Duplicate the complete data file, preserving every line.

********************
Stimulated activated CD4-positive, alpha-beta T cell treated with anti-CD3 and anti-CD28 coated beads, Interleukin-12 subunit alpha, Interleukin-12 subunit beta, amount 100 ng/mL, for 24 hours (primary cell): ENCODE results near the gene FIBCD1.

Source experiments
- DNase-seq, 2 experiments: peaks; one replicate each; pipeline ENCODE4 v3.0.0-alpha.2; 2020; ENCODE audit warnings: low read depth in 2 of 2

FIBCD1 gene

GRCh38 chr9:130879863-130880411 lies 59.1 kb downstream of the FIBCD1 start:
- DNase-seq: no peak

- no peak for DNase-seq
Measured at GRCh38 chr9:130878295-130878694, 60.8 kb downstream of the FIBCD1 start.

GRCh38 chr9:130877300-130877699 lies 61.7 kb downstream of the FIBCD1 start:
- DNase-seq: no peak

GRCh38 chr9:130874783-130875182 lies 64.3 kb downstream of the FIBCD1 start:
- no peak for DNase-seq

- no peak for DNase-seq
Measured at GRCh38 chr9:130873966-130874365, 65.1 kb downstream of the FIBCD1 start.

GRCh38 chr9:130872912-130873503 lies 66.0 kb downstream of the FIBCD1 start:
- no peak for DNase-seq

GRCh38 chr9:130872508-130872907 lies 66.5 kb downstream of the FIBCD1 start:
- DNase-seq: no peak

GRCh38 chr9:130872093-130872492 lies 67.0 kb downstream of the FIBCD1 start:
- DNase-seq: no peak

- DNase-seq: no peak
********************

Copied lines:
Stimulated activated CD4-positive, alpha-beta T cell treated with anti-CD3 and anti-CD28 coated beads, Interleukin-12 subunit alpha, Interleukin-12 subunit beta, amount 100 ng/mL, for 24 hours (primary cell): ENCODE results near the gene FIBCD1.

Source experiments
- DNase-seq, 2 experiments: peaks; one replicate each; pipeline ENCODE4 v3.0.0-alpha.2; 2020; ENCODE audit warnings: low read depth in 2 of 2

FIBCD1 gene

GRCh38 chr9:130879863-130880411 lies 59.1 kb downstream of the FIBCD1 start:
- DNase-seq: no peak

- no peak for DNase-seq
Measured at GRCh38 chr9:130878295-130878694, 60.8 kb downstream of the FIBCD1 start.

GRCh38 chr9:130877300-130877699 lies 61.7 kb downstream of the FIBCD1 start:
- DNase-seq: no peak

GRCh38 chr9:130874783-130875182 lies 64.3 kb downstream of the FIBCD1 start:
- no peak for DNase-seq

- no peak for DNase-seq
Measured at GRCh38 chr9:130873966-130874365, 65.1 kb downstream of the FIBCD1 start.

GRCh38 chr9:130872912-130873503 lies 66.0 kb downstream of the FIBCD1 start:
- no peak for DNase-seq

GRCh38 chr9:130872508-130872907 lies 66.5 kb downstream of the FIBCD1 start:
- DNase-seq: no peak

GRCh38 chr9:130872093-130872492 lies 67.0 kb downstream of the FIBCD1 start:
- DNase-seq: no peak

- DNase-seq: no peak